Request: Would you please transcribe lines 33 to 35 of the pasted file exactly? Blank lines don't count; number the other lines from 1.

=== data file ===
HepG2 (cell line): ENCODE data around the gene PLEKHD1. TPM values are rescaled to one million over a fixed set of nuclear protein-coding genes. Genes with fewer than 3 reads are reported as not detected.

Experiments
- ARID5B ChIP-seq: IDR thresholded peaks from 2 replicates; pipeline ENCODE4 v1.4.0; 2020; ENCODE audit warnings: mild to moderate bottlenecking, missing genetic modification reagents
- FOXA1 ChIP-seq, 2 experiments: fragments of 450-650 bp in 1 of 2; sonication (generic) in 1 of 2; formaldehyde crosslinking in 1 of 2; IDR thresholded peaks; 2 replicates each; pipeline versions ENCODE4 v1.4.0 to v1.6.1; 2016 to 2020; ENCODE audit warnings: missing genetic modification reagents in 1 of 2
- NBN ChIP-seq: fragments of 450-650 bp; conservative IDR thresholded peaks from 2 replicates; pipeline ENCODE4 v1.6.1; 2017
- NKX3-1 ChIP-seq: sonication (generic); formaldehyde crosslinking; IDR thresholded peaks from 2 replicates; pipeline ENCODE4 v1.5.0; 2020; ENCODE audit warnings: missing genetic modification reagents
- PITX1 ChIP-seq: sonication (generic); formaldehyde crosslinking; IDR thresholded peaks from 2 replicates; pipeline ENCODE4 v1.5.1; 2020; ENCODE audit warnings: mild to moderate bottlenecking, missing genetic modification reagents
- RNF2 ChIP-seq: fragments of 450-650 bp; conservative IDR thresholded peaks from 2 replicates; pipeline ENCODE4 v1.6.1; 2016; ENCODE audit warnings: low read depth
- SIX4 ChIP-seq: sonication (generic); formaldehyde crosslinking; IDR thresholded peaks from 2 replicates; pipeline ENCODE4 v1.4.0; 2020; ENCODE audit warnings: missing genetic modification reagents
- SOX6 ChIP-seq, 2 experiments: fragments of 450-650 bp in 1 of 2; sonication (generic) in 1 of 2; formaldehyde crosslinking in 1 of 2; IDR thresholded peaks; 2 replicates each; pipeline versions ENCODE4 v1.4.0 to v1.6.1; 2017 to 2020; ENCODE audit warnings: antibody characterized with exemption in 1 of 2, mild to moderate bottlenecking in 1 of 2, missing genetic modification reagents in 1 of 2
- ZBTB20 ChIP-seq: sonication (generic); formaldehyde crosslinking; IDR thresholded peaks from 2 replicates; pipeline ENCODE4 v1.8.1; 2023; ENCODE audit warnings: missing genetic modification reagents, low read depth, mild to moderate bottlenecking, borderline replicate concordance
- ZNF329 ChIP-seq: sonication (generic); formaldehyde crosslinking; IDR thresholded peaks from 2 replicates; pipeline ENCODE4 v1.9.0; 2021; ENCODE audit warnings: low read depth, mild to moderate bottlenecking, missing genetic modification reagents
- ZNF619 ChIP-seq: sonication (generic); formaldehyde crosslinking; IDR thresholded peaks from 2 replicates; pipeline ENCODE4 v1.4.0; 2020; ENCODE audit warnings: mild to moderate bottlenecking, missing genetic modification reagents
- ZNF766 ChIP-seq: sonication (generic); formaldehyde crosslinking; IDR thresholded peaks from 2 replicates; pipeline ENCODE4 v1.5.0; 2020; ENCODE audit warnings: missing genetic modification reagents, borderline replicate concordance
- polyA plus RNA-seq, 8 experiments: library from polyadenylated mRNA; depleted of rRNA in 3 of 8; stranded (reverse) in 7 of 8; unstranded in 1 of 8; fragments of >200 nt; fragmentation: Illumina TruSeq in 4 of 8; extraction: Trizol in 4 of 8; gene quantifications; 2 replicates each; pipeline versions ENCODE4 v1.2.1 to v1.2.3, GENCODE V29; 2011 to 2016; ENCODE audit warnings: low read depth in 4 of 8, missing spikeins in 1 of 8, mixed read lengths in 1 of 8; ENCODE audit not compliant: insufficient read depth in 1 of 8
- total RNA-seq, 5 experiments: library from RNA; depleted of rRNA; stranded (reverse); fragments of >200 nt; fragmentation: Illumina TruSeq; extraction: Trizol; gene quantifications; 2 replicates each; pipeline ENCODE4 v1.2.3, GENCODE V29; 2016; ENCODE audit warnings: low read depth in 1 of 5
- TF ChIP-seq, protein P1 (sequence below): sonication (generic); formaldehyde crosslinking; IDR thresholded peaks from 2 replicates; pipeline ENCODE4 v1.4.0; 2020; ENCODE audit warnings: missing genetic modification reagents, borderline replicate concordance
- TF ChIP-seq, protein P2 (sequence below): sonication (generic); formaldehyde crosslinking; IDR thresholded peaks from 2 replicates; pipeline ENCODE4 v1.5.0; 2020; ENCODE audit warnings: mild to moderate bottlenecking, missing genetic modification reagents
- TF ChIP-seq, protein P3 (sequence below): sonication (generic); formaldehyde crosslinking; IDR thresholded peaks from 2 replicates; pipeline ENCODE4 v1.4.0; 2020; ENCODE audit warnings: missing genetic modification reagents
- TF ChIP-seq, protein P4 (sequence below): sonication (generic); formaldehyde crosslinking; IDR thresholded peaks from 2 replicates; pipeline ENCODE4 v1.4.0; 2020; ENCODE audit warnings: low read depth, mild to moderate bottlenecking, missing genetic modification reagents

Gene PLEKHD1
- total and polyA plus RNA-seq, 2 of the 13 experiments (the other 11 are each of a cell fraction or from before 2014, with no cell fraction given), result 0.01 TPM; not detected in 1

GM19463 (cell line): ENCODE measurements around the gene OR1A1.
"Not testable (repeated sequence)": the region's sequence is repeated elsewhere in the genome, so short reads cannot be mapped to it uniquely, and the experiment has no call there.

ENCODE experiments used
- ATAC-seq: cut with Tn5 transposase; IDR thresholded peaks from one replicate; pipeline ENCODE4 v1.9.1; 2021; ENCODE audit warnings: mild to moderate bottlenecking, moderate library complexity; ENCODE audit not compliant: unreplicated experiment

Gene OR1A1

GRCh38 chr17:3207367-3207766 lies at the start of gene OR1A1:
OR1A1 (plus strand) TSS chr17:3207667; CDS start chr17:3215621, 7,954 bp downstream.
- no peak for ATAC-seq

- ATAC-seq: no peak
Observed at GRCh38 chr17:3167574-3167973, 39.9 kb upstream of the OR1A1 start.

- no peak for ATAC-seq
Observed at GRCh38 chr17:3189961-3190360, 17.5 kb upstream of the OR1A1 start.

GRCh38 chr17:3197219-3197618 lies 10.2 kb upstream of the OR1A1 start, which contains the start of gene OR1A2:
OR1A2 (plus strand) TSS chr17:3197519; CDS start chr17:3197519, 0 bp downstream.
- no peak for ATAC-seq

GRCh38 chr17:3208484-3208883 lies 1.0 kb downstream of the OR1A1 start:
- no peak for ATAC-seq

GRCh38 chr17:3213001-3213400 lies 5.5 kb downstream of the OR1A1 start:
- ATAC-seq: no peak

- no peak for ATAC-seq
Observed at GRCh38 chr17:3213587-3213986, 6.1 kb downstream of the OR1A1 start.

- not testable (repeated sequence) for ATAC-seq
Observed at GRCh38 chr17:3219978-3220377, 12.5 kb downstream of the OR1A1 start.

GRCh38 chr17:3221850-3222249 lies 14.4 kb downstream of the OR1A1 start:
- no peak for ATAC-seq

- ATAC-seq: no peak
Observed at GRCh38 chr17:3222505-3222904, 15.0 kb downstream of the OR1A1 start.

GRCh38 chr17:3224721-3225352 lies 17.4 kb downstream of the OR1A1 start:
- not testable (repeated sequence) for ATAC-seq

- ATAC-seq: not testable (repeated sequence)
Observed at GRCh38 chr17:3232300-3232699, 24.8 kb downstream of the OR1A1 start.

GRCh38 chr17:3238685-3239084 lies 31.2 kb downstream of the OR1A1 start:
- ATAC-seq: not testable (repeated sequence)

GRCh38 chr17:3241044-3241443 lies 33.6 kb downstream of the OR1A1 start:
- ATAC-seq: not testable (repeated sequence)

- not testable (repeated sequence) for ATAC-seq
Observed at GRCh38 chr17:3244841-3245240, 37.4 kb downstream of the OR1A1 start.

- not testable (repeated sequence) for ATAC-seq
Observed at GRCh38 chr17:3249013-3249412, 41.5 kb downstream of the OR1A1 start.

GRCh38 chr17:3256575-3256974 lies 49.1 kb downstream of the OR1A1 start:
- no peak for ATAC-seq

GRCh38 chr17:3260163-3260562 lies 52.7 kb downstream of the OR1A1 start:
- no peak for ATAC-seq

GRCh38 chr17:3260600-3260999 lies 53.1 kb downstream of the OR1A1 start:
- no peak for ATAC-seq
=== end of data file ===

- no peak for ATAC-seq
Observed at GRCh38 chr17:3189961-3190360, 17.5 kb upstream of the OR1A1 start.

GRCh38 chr17:3197219-3197618 lies 10.2 kb upstream of the OR1A1 start, which contains the start of gene OR1A2: